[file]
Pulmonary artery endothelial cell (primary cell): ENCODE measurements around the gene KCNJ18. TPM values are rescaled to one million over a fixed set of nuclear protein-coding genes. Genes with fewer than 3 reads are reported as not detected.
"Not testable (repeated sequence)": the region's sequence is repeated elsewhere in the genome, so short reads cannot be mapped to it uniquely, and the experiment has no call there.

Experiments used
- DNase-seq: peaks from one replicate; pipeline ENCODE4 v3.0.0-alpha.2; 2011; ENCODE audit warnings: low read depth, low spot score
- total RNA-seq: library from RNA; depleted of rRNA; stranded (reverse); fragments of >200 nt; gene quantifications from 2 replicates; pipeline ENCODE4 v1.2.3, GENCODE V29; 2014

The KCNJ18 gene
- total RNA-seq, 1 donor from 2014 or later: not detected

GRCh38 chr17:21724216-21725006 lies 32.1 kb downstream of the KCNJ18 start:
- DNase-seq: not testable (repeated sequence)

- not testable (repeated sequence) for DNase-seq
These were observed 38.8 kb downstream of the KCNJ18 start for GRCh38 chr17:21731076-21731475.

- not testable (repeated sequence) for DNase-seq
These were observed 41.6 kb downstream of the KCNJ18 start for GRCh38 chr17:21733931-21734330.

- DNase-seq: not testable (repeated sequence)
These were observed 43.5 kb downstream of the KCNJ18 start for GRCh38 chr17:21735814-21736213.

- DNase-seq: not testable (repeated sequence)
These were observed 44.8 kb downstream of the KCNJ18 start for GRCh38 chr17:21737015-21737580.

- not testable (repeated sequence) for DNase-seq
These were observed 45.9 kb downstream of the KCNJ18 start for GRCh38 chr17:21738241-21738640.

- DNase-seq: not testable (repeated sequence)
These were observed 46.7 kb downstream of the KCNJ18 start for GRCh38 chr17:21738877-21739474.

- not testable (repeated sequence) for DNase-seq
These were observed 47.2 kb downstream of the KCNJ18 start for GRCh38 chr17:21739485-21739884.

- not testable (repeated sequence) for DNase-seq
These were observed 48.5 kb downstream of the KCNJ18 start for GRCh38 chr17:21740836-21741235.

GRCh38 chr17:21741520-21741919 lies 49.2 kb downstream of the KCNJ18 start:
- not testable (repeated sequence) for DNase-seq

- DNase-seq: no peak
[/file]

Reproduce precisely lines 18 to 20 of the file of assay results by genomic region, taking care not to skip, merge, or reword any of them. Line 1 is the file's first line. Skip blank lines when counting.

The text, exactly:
- not testable (repeated sequence) for DNase-seq
These were observed 45.9 kb downstream of the KCNJ18 start for GRCh38 chr17:21738241-21738640.

- DNase-seq: not testable (repeated sequence)